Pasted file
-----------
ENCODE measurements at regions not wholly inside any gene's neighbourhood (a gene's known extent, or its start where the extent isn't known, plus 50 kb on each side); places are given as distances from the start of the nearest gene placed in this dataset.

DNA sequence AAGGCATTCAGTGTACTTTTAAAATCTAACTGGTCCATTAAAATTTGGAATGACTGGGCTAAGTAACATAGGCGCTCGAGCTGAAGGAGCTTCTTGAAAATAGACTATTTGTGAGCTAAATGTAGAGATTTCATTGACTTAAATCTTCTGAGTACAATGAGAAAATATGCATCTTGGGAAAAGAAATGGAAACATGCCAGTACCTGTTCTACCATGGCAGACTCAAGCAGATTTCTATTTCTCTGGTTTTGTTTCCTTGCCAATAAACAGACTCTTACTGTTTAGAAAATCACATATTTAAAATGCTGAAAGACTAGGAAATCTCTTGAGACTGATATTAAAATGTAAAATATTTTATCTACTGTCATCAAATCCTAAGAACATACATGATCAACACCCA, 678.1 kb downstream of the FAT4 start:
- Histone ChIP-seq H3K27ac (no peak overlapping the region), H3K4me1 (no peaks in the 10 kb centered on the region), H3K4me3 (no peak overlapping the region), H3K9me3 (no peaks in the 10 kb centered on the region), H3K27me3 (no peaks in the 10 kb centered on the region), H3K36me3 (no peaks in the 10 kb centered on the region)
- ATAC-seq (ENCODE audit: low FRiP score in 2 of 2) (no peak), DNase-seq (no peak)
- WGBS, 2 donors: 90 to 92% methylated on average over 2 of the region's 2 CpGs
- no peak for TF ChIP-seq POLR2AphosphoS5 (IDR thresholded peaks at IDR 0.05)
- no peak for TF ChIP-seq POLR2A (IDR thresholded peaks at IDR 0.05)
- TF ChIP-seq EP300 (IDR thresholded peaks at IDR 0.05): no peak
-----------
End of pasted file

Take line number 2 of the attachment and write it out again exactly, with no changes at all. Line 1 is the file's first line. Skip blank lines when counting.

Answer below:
DNA sequence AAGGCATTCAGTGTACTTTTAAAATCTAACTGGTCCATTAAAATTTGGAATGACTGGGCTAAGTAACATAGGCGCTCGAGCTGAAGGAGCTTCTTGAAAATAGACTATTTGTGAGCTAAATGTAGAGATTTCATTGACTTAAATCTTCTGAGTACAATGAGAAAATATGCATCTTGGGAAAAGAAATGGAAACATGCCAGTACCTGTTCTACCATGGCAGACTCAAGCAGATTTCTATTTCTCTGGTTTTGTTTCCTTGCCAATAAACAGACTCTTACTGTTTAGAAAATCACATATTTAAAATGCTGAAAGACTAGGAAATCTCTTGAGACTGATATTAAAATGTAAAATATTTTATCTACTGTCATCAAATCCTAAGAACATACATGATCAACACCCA, 678.1 kb downstream of the FAT4 start: